The Making of
Mr. Gray's Anatomy

Bodies, Books, Fortune, Fame
Ruth Richardson
It was not Gray's Anatomy at all. It was Gray's Anatomy Descriptive and Surgical. And it was not by Henry Gray, F.R.S. It was by Henry Gray and H. V. Carter. The former did the text, the latter the illustrations, all 363 of them (only 362 got in; they had to cut out the spine; it didn't fit.)

Everything you might want to know and might want not to know about Gray and Carter and their wives, their peculiarities, their jobs, their printers and their lives and deaths can be found here. Gray died early on, in 1861, three years after publication. Carter, despite spending years in India, lived to the ripe old age of sixty-five.

There are the usual heroes, and an unexpected near-villain: Henry Gray. He tried to take all the credit for the book, even, before the first printing, downplaying the importance of the illustrator. Gray, according to the writer, was not only a scene-stealer, but "austere, all-knowing and authoritative." For mere publicity value, he may even have selected a title that would have reminded readers of Thomas' Gray's earlier "Elegy Written in a Country Church-Yard."

Henry Gray --- the anatomical writer, not the poet --- is compared to Charles Dickens, "looking through walls, into locked cells, quiet bedrooms." He had the ability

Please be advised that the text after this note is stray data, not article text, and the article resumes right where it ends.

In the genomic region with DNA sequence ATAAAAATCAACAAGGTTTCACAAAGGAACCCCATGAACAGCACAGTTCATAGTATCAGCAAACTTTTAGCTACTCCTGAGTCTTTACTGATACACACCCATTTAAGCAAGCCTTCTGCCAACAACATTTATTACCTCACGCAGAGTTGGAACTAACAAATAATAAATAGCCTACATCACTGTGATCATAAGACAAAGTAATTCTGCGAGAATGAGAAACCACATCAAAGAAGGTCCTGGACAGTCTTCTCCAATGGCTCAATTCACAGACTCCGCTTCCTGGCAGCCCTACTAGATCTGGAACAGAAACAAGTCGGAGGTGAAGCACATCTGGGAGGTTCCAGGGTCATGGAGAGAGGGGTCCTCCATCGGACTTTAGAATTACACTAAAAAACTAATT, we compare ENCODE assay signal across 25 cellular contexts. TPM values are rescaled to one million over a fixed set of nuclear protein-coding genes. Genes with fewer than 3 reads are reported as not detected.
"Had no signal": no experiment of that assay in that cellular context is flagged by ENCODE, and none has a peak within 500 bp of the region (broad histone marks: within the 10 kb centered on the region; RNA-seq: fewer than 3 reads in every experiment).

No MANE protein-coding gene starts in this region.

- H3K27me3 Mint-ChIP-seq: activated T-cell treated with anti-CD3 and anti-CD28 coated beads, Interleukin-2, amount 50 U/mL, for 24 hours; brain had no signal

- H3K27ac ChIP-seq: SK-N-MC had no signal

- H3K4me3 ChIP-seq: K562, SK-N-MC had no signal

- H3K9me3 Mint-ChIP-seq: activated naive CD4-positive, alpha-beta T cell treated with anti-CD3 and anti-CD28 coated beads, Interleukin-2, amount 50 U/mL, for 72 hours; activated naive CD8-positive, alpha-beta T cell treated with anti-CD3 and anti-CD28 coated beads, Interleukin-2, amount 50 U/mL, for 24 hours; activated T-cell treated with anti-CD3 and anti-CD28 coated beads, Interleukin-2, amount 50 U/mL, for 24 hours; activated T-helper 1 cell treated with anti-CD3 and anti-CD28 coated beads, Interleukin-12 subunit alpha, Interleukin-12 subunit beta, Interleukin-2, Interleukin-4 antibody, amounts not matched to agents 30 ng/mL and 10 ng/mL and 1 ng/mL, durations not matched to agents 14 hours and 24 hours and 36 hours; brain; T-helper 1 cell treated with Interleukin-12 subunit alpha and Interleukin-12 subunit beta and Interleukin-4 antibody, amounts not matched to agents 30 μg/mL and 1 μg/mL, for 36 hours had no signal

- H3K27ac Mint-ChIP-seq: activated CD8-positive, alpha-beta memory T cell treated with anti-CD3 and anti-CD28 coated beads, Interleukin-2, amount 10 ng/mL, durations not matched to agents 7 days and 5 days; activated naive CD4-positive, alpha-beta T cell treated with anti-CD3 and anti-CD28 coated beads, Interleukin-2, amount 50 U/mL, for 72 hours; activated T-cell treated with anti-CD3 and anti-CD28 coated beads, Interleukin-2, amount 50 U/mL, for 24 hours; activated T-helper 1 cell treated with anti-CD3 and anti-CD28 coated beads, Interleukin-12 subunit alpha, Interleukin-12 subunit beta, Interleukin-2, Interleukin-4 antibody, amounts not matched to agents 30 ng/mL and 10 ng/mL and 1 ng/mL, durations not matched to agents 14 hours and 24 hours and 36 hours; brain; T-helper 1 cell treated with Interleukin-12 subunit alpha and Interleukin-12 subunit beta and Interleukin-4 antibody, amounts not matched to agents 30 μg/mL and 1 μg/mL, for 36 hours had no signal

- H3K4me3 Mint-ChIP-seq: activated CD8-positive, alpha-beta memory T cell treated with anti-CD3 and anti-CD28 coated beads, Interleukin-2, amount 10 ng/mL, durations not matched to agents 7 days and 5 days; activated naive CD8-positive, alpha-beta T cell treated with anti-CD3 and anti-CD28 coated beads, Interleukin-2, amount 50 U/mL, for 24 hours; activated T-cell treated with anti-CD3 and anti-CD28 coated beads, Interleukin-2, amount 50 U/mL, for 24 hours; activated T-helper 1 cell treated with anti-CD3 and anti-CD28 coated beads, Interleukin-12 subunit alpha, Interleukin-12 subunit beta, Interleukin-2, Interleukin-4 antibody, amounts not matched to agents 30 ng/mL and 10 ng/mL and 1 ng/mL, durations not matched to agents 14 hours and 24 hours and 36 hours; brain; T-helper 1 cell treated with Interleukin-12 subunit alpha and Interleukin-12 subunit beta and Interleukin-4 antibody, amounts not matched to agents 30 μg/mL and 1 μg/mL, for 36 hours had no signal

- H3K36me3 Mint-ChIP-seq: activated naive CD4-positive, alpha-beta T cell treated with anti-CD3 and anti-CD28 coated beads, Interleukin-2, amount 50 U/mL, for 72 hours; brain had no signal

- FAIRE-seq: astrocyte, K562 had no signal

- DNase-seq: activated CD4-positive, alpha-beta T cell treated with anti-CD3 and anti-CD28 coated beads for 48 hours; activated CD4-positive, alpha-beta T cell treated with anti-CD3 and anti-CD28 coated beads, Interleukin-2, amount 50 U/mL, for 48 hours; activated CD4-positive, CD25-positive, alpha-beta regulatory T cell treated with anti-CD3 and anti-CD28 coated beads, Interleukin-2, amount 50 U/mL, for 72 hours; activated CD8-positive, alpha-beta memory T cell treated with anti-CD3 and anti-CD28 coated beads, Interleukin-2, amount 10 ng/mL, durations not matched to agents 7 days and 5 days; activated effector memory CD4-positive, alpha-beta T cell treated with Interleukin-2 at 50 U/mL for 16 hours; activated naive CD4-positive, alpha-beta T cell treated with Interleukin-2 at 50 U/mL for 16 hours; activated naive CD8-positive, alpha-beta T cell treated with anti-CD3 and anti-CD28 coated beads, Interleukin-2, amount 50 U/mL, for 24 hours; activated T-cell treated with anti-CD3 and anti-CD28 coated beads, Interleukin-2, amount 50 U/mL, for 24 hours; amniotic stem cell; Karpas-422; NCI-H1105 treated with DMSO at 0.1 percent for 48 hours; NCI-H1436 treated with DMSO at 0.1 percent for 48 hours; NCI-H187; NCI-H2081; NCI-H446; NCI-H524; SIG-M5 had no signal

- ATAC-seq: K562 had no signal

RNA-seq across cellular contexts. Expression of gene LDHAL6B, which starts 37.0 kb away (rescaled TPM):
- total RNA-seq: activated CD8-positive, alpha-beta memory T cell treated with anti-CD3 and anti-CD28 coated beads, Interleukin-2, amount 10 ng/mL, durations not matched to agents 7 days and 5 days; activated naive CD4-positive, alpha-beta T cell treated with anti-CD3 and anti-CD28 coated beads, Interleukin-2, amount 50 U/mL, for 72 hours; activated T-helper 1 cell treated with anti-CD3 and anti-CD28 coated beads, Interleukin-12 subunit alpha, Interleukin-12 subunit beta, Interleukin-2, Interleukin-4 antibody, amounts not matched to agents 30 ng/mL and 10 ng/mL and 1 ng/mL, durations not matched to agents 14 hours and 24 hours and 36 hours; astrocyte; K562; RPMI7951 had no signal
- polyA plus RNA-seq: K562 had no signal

to cut where he likes, look where he likes, roll the body over, and excavate where he likes.

Carter, on the other hand, was a true and humble artist. His oversized illustrations (which caused printer John W. Parker much agony --- most of them had to be cut down to fit) were unique works-of-art, exquisitely executed by pen, able to "show their human subjects with eyes and mouths closed, as if asleep, chloroformed, or as if they had been respectfully laid out by a caring person --- which of course they had."

How much life can be injected into a tome on dissection and histology? The author might be drumming up a conflict merely to give Gray's Anatomy more drama. There are few thrills in preparing a medical text, no matter how revolutionary. With all the fret-work (mid-nineteenth century bankrupts were sent Queen's Bench prison; the first edition of Gray's Anatomy weighed in at 3 lbs., 30 oz.), this is but a ho-hum study of mid-nineteenth century dissection techniques, and printers, illustrators, urban life and finance.

--- Richard Saturday
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